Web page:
Gearing up for the Sandias

When we lived in New York City, we used to drive up to the Catskills and camp and hike on a regular basis. Once we moved there, however, it was a different story. I think we did only one hike – the Diamond Notch Trail – during our almost 8 years living in Olivebridge. Maybe it was because we had so much property right outside our door. Between our woods and the 2 adjacent parcels, there were over 100 acres to roam. The dogs and I created a nice loop of trails that I hope the new owners are enjoying as much as we did.

We’re determined to get back to hiking now that we are in New Mexico. The Sandia Mountains, which seem to me like silent sentinels watching over the hubbub of the Albuquerque area, beckon. Jen bought a couple of maps and hiking guides that we plan to work our way through. Our inaugural hike was a short one, a quick trip to the old Juan Tabo Cabin and back, a distance of about 1 mile. Here are some photos. It’s obvious that Maggie and Tessie had a great time.

Juan Tabo Cabin

Juan Tabo Cabin is a historic landmark at the western foot of the Sandias. It was headquarters for a Civilian Conservation Corps camp that included a number of buildings back in the 1930’s.

magtestree.jpg

Why is it that Jen is always behind the camera?

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6 Responses to Gearing up for the Sandias

  1. Clea Danaan says:

    How are you liking the dryness? I’m from Seattle myself, and live in Denver now. In some ways I adore the dry, like when it snows. But I still ache for the coast at times. And gardening is different, both because it’s arid, and because the soil is so different. I look forward to hearing about your adventures in permaculture.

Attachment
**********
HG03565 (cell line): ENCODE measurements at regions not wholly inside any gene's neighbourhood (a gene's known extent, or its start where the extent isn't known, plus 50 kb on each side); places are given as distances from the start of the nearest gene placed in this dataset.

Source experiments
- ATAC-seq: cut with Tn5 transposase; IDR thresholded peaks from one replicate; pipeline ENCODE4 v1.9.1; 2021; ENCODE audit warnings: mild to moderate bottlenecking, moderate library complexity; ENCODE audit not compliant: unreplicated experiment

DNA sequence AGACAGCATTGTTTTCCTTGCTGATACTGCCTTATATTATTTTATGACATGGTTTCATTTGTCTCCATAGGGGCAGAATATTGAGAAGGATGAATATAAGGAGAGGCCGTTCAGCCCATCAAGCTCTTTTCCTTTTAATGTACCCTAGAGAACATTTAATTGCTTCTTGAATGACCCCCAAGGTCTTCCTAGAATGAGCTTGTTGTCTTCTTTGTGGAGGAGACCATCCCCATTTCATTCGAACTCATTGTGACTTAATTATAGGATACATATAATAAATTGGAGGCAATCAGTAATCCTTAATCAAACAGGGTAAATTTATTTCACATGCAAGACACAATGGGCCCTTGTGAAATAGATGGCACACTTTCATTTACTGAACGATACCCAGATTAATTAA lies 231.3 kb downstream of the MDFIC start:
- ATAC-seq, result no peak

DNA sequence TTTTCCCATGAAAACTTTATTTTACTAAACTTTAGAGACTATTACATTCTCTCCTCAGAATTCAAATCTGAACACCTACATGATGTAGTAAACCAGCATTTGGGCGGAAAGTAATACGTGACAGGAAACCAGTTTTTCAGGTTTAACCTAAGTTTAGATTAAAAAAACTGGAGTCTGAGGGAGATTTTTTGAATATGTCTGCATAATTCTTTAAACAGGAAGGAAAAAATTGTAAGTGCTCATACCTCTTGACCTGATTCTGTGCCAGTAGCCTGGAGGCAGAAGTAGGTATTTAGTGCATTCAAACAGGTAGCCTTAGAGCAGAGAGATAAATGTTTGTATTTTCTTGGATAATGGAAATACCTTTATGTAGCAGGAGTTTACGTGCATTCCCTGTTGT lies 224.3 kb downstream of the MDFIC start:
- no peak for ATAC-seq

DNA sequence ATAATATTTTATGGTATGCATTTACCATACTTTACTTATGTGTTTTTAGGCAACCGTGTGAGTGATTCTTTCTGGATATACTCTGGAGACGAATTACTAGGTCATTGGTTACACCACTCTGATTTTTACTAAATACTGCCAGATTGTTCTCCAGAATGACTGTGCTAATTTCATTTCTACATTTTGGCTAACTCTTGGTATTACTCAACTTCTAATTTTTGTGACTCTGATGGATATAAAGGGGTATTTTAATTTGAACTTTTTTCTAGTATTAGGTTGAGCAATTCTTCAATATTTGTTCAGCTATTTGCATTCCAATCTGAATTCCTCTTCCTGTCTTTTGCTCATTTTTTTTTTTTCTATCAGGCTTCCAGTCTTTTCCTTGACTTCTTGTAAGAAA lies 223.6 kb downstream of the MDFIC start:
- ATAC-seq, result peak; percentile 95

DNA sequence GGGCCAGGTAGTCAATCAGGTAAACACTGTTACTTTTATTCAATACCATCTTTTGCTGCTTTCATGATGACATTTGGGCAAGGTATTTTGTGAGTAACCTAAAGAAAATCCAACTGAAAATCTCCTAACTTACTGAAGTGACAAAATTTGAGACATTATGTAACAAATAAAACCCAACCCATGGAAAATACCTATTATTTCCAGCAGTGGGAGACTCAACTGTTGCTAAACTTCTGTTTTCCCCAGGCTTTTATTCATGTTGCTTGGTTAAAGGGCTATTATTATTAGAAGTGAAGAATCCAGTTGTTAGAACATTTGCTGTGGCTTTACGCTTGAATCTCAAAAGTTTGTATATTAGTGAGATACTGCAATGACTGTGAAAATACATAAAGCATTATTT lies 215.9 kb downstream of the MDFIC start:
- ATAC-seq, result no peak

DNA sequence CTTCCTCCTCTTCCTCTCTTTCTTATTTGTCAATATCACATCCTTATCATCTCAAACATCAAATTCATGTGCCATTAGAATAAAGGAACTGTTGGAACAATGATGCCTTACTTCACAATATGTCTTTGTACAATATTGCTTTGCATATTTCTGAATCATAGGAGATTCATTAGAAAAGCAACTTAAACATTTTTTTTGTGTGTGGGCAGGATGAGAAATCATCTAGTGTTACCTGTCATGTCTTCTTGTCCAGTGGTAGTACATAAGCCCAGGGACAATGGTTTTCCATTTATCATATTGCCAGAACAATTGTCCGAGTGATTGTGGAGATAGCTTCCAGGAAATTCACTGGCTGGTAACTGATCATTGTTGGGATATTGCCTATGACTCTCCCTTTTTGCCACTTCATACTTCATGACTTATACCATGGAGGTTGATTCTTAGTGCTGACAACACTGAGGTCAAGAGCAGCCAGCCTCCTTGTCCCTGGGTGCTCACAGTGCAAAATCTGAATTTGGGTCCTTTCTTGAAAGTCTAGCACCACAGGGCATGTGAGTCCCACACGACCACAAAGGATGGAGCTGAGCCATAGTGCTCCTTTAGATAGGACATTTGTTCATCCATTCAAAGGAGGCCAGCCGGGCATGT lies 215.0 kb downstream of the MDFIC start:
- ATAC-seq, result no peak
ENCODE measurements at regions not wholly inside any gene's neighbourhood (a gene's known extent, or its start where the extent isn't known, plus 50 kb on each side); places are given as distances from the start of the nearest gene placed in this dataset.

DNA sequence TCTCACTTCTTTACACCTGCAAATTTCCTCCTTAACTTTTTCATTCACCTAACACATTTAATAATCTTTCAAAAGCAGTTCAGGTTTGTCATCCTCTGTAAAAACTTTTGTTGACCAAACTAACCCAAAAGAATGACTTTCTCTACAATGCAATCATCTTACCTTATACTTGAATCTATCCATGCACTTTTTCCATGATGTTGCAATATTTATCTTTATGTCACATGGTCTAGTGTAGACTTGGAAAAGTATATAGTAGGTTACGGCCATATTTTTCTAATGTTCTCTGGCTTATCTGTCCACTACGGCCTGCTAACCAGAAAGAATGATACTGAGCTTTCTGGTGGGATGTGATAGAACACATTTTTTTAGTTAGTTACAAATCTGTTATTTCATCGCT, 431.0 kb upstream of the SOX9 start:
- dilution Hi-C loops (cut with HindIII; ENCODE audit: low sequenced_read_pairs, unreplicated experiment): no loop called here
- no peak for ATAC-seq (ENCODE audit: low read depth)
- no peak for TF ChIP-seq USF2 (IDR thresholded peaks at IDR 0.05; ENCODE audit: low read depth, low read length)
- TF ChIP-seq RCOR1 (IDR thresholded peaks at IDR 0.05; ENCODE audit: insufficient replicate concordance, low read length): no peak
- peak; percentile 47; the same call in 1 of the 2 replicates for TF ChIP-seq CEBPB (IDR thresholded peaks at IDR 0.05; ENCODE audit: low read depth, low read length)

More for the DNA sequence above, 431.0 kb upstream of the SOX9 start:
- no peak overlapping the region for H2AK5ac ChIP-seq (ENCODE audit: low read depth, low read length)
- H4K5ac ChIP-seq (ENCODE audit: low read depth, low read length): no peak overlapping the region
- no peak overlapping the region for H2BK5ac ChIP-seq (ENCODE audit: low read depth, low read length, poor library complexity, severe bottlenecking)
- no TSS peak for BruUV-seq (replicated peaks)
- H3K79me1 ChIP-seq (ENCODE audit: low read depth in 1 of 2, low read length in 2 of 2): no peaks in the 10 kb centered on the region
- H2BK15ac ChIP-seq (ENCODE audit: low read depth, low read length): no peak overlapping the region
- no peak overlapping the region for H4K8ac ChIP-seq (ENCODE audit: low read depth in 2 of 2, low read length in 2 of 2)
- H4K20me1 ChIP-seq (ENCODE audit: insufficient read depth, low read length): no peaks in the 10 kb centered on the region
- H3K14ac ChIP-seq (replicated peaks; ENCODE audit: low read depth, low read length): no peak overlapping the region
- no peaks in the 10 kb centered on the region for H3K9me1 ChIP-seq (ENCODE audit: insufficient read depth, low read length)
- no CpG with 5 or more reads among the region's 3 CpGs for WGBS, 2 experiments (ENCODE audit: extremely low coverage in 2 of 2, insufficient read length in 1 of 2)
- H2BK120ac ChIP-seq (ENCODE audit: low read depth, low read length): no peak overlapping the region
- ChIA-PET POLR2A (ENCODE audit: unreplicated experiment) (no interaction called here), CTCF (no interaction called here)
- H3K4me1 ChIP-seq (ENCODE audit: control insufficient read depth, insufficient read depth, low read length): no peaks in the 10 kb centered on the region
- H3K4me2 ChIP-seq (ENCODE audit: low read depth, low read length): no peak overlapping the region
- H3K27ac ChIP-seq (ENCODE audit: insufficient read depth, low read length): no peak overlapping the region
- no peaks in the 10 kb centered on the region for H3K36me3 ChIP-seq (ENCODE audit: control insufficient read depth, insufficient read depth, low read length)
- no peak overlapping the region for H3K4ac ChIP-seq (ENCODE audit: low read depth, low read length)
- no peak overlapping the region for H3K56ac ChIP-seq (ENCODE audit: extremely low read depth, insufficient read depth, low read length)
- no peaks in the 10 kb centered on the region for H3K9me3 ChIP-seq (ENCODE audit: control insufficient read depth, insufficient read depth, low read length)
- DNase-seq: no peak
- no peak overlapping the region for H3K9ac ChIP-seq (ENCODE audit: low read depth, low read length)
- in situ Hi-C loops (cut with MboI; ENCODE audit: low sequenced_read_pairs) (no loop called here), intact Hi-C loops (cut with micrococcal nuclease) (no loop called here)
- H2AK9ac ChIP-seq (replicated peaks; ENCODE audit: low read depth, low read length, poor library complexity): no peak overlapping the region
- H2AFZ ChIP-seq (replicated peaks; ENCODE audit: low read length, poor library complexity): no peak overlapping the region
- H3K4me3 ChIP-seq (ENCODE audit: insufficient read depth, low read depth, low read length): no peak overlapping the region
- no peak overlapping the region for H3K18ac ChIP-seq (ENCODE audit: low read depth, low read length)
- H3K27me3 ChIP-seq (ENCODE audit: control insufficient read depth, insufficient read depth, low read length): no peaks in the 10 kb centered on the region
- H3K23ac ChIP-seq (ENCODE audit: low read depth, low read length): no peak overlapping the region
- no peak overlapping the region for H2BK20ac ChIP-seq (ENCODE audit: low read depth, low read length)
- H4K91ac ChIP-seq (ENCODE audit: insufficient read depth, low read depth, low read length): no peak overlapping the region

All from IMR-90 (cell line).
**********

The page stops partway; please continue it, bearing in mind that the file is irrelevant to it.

Namaste!

  2. Hi Clea,
    I love the dryness! I’m sure one of these days I’ll want to get some curl back in my hair, but for now I’m glad to have a break from the humid East Coast.

    The ocean is another story. Since we’ve only been here a short time, I’m not suffering from sand, sea and salty air withdrawal just yet. But I know that regular trips to the ocean are going to be a part of our routine!

    Gardening will be a whole new experience from both the East Coast and West Coast (where I’m from originally). Thankfully, I’ve made many new friends who can advise me as I get started. Permaculture techniques are definitely the way to go here.

    Thanks for your post! Keep in touch.

    Peace, Jen

  3. Michael says:

    I’m curious to know more about Juan Tabo Cabin and its CCC connection. Have you found out anything more about it? I especially like the photo lf the building and stairs. I’m affiliated with CCC Legacy and president of the local chapter of CCC Legacy in Phoenix.

  4. Hi Michael,

    I got the information from the Sandia Mountain Hiking Guide by Mike Coltrin. Workers lived in the CCC camp while contructing projects such as the La Cueva and Juan Tabo picnic grounds. That’s all I know. -Tree

  5. Scott says:

    Hello, very interesting website! We also recently moved to New Mexico (Albuquerque) for a variety of reasons (cost/climate/culture – not necessarily in that order) from Mexico, via San Francisco and Michigan. Love your goat photos!

    I arrived at your site via a google search for Sandia hiking maps & guides, and see that you’ve found some. Just wondering where you picked them up, and if you find them to be any good…

    Thanks!
    Scott & Caroline

  6. Hey Scott and Caroline,

    So far, we’ve picked up 2 hiking books: Sandia Mountain Hiking Guide by Mike Coltrin which we purchased at Borders and 100 Hikes in New Mexico by Craig Martin which we ordered from Amazon. I really like the Sandia Mountain guide. It has good trail descriptions and comes with a nice topographical map that shows the trails detailed in the book. There is also a handy appendix that summarizes all of the trails in a table by difficulty, miles and elevation gain. We recently did the Eye of the Sandias hike which provides you with a great views of Tiejeras Canyon. I have yet to closely inspect 100 Hikes, but have it on hand for when we begin exploring the rest of the state.

    Also, if you are interested in the flora and fauna of the Sandias, I suggest you pick up a copy of the Field Guide to the Sandia Mountains edited by Robert Julyan and Mary Stuever. Happy hiking. -Tree

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